Remade Bristol raises $9.1 million in VC
Transaction monitoring and analysis software provider Bristol Technology Inc., Danbury, Conn., which survived a legal bout with Microsoft in the late 1990s, has raised $9.1 million in venture capital (VC) that officials said will be used to
expand the firm's reach. The backers were led by venture capitalists JVP and Apax Partners.
JVP, which focuses on investing in early-stage companies, believes Bristol's TransactionVision technology can add an important element to technology market management, Allon Bloch, principal in the firm's New York office, told eADT. "It allows line-of-business and operation managers to manage business based on business needs and service-level agreements," he said.
JVP considers Bristol an early-stage company with
regard to this product, a key to the re-making of the firm, which was founded in 1991 to sell tools for running Windows applications on Unix-based systems. That toolset included Windows code licensed from Microsoft, an agreement that ultimately led to a 1998 lawsuit that was settled three years later after a federal judge ordered the Redmond, Wash., giant to pay legal fees and damages to Bristol. The two firms reached an undisclosed settlement a few months later.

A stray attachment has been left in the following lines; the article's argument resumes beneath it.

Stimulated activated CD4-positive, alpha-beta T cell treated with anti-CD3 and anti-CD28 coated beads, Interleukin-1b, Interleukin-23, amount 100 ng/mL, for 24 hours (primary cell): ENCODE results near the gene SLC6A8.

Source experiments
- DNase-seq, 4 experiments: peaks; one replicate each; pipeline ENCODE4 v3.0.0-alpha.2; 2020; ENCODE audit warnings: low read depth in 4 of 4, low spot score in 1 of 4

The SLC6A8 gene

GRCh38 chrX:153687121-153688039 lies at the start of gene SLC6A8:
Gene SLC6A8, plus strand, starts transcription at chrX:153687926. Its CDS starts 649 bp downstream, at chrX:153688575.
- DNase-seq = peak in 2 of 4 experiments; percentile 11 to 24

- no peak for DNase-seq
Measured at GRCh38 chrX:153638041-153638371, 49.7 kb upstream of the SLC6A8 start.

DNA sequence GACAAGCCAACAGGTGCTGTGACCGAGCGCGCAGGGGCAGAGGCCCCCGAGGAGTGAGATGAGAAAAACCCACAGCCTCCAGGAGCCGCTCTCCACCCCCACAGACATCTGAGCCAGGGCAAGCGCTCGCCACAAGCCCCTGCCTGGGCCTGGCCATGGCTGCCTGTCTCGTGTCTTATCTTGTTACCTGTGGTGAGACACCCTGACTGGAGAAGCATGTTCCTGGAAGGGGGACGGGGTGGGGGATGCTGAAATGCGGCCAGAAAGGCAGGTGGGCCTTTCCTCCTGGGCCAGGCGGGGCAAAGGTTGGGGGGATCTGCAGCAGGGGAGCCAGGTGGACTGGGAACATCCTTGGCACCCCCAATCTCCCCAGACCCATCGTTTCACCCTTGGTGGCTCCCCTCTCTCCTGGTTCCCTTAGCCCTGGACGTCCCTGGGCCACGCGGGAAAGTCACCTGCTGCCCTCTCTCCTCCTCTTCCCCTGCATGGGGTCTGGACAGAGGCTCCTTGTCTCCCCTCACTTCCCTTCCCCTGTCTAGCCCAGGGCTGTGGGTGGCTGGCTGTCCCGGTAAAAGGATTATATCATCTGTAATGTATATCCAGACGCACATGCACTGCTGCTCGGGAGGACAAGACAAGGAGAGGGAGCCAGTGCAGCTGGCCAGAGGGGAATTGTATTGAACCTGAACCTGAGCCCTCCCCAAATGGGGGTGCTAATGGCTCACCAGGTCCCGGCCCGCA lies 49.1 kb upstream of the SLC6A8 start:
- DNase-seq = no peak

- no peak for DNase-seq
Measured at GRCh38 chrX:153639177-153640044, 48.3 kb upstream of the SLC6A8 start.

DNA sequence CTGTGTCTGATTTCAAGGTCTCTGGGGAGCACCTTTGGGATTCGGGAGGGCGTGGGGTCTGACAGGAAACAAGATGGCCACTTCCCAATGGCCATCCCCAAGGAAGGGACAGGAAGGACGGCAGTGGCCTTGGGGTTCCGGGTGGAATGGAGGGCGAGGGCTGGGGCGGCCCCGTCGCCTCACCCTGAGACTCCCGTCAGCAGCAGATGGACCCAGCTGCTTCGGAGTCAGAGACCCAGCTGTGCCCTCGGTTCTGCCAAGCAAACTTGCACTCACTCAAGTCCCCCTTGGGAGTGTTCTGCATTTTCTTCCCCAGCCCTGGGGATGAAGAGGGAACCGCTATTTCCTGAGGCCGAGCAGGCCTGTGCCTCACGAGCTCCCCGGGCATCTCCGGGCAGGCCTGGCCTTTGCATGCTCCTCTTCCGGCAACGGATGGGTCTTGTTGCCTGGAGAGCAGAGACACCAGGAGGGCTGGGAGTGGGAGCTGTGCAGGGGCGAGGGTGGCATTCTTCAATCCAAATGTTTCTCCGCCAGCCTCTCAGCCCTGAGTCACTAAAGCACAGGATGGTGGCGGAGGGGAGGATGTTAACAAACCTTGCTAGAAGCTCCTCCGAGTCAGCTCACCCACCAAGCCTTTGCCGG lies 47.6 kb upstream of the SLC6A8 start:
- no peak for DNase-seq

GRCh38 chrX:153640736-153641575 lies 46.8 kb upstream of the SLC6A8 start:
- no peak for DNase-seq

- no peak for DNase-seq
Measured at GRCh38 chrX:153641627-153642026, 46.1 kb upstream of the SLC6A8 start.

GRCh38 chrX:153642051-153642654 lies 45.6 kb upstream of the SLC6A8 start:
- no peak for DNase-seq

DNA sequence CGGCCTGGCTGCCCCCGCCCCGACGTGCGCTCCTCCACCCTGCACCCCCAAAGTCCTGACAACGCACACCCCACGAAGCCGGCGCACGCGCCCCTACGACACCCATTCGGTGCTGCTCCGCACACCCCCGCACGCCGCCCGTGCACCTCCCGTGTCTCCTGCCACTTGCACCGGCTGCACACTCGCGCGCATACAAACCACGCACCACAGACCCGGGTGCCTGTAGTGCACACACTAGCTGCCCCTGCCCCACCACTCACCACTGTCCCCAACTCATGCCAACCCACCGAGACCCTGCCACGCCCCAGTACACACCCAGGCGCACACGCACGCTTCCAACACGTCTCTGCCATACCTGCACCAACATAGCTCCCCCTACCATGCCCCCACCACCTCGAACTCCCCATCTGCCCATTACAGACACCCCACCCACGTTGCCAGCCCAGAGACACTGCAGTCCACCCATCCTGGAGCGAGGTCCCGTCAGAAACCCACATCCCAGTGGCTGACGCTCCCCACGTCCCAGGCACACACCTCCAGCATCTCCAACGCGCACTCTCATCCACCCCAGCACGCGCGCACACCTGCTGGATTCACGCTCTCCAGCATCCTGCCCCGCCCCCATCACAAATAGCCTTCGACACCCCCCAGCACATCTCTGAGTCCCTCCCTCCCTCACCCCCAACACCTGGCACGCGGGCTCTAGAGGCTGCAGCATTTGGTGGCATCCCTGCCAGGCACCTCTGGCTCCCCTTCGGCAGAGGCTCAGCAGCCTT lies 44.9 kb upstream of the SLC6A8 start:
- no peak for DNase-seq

Bristol officials said the TransactionVision installed base currently includes 10 customers. JVP's Bloch noted that Bristol still sells two older products into a healthy base.
International private equity investment group Apax Partners also considers Bristol an early-to-middle-stage company because it has a developed organization selling new products into new markets, said Evangelos Simoudis, partner in the firm's Menlo Park, Calif., office.
"Organizations are looking at the ability to track [transactions], and to make decisions about those transactions and monitor those transactions," Simoudis explained. "With software like Bristol's, a general manager is able to get the right information to get an answer to a question."
Bristol plans to use the venture monies to
invest in marketing and sales programs to drive revenue for TransactionVision, said Cindi
Brockhoff, senior director of corporate and product marketing at the company. Specifically,
she added, the funds will be used to hire and train sales people and to implement marketing
The product is said to be focused at transaction-centric markets, which include financial services, insurance, telecommunications, manufacturing and distribution. "It enables a company to monitor the flow of business transactions [stock trade, insurance claim, payment, order] across a distributed network -- and tracks each step of the process from inception to completion in the same way that FedEx tracks packages from the time they are picked up until they arrive at your door," Brockhoff said.
Lana Gates is a freelance writer based in Mesa, Arizona. She can be reached via e-mail at email@example.com.